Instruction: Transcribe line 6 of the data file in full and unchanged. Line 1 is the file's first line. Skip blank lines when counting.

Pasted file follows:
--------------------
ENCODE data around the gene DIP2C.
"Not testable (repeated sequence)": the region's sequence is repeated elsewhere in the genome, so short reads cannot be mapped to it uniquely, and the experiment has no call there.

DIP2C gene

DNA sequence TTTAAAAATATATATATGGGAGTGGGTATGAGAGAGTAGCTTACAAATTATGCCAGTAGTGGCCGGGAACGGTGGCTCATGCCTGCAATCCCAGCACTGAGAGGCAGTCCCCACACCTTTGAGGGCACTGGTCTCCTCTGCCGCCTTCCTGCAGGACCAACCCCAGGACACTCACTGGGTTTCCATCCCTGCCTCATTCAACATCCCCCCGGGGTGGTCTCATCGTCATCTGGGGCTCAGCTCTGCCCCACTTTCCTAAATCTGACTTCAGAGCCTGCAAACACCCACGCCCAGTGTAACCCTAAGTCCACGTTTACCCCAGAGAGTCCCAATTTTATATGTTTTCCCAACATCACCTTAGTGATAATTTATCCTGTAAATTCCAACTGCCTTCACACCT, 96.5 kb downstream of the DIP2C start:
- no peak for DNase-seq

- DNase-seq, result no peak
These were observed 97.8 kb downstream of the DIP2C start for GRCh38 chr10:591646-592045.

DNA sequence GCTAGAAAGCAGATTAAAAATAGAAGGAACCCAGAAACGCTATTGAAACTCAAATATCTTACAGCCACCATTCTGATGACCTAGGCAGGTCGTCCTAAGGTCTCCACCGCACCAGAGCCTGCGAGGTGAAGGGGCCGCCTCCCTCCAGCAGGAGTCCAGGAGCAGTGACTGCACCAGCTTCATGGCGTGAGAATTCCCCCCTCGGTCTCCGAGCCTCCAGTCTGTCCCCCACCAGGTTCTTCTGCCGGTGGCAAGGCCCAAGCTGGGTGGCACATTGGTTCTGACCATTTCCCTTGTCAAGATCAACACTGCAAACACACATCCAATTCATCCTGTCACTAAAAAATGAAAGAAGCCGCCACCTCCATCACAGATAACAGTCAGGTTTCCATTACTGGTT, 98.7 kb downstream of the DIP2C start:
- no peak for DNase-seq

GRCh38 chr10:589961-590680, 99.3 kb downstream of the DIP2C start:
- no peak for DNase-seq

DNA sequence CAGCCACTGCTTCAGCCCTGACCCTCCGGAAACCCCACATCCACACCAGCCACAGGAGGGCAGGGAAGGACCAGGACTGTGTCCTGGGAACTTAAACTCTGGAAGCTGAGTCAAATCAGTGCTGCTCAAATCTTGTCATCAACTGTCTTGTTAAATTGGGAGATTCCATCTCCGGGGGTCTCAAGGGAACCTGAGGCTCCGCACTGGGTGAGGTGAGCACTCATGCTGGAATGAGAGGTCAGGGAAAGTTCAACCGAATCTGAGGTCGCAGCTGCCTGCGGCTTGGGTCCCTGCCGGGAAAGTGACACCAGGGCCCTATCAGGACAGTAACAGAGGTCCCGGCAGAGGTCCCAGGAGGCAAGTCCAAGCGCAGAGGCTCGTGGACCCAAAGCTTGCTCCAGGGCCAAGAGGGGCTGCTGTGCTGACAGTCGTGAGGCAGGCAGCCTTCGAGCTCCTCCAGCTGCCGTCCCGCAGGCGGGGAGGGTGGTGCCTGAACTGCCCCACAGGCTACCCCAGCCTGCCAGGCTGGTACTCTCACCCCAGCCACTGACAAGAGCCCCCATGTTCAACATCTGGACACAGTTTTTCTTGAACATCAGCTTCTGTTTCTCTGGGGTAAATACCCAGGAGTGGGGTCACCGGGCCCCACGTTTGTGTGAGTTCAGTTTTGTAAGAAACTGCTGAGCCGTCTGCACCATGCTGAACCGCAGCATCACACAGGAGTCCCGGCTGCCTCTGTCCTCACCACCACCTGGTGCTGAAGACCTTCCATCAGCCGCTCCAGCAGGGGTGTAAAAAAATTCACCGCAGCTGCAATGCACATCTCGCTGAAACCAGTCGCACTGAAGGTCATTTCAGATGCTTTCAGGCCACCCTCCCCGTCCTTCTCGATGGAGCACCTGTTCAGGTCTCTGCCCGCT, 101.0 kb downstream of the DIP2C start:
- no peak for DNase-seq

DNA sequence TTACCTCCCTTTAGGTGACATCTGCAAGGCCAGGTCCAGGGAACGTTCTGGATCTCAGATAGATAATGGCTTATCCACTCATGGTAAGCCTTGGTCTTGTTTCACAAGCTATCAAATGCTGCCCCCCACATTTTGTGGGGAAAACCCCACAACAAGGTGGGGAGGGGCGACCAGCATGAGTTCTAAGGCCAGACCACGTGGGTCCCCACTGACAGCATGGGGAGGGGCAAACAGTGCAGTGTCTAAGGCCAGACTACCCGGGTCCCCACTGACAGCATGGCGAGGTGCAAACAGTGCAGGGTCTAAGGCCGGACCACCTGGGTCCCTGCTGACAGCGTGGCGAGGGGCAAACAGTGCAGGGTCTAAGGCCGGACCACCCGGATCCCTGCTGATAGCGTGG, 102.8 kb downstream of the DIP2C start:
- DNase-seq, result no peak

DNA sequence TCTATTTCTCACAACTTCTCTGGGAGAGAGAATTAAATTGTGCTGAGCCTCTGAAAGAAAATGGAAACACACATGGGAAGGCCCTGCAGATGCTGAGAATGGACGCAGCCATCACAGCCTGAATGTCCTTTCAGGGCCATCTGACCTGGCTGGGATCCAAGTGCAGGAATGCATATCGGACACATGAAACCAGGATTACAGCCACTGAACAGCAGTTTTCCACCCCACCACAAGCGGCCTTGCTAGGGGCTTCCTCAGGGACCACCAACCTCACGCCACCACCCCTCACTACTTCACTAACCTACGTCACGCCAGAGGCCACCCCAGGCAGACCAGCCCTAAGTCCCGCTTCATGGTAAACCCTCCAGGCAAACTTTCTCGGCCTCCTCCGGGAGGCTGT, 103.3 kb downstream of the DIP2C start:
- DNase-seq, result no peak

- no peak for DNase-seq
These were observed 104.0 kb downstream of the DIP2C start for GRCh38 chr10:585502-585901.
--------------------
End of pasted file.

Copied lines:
- DNase-seq, result no peak